Speaking of which, last week saw the ECB expand its Pandemic Emergency Purchase Programme by a further €500bn, extending it to March 2022, and it extended the targeted longer term refinancing operations to June 2022, allowing for a further 3 operations to be conducted. There wasn’t a sense that the ECB had done more than expected, and there wasn’t any great positive or adverse reaction in markets to the announcement. The sense was that the ECB has left the door open to additional monetary loosening, if required, but it hoped that with multiple vaccines landing shortly, that this would prove unnecessary.
For this week, there are few releases or events to catch the eye. Market attention will likely remain focused on the UK-EU trade discussions, but with the markets unlikely to be given a deal to examine, there may be more interest in events across the pond, in the US. For the EUR, additional upside is unlikely to be domestically driven.
Stumbling towards additional fiscal support
Last week saw some movement in the discussions between the White House, House of Representatives and Senate on additional fiscal support for the US economy and local governments. The bi-partisan package of fiscal relief, worth $908bn gained traction with the White House, and US Treasury Secretary Steve Mnuchin, described discussions as encouraging, whilst pitching his own $916bn programme of measures. US Senate Majority Leader, Mitch McConnell, was optimistic about the prospects for the latter deal gaining support within the Senate Republican group, as it including some important guarantees for businesses over COVID liability. The USD remained under pressure, with the markets ignoring data and survey releases, as they are likely to in the run up to year end.
This week, the focus is on the Federal Reserve monetary policy decision, due on Wednesday. The minutes of the November meeting suggested that the Fed would look again at the level and speed of bond purchases to help support the US economy. Meanwhile, the Beige Book highlighted the pace of expansion was slowing, with the labour market showing signs of stress as well. So will the Federal Reserve loosen further, and will it be helpful to the recovery?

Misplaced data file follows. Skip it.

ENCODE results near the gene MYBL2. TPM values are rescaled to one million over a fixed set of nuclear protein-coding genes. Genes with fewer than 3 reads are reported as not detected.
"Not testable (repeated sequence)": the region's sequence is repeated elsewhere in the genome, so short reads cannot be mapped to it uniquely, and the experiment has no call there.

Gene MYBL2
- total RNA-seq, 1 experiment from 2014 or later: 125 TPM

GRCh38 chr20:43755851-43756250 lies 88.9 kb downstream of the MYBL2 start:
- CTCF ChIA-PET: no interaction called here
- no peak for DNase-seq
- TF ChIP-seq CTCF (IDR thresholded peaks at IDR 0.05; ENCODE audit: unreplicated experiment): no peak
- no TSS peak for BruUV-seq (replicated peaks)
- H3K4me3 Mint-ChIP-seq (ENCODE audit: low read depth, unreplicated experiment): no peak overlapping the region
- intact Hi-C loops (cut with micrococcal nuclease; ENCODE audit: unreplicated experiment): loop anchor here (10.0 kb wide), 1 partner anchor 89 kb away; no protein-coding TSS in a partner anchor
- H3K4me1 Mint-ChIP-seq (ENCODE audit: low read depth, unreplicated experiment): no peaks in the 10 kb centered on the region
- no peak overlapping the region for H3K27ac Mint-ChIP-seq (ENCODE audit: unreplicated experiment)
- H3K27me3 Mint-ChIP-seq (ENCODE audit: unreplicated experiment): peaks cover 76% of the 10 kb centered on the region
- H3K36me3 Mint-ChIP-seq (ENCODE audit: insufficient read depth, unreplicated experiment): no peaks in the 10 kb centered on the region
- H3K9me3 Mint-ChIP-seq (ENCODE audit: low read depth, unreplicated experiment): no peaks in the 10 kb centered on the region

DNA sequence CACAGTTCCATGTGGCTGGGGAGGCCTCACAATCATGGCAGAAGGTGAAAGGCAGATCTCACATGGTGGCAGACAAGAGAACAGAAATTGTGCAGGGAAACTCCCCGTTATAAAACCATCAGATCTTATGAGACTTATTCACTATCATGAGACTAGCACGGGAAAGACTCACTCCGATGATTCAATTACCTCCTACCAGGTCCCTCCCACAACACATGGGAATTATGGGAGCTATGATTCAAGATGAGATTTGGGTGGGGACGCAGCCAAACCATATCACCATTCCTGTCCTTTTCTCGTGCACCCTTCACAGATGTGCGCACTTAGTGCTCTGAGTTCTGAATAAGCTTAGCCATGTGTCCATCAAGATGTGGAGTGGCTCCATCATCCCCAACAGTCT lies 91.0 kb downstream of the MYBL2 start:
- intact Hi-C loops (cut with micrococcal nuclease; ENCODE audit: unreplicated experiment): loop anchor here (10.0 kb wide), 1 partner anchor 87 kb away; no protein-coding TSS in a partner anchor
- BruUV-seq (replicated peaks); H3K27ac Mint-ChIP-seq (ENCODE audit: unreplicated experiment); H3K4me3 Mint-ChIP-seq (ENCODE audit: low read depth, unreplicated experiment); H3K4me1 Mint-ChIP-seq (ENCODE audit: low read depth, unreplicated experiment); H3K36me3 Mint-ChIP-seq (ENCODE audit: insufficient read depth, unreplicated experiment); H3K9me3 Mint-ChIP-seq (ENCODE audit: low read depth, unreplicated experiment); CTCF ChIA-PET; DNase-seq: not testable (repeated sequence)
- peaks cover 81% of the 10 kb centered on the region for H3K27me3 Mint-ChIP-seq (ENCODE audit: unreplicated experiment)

The coronavirus infection levels continue to hold at over 200k per day on average across the US, which could bring about a tightening in restrictions in early 2021. This will intensify the need for additional fiscal support, whilst the vaccine rollout gains critical mass. The US recovery is likely to only slowly gain traction in 2021, which could also prove negative towards the USD.
Any risks of loosening this week?
Last week’s central bank meetings, outside of the ECB’s, were dull affairs, with none of those scheduled to announce loosening policy from already ultra-loose levels. The Bank of Canada holds a watching brief over what its neighbour may choose to do this week, whilst the Brazilian central bank has some additional room for manoeuvre, but chose not to deploy it at this time, despite the challenges its economy continues to face.
This week’s meetings have already seen no change from the Kazakhstan central bank, as expected, but the bulk of the interest around central bank meetings occur towards the end of the week. On Thursday we have announcements from the central banks of Indonesia, the Philippines, Switzerland, Norway, the Czech Republic, Mexico and Taiwan. The Philippines is viewed as the only central bank possibly looking to ease policy further, but it is a close call between that and no change. On Friday, central banks from Japan, Russia and Colombia are all expected to leave monetary policy on hold, with the BoJ (Bank of Japan) waiting to see what additional stimulus the Japanese government is likely to offer.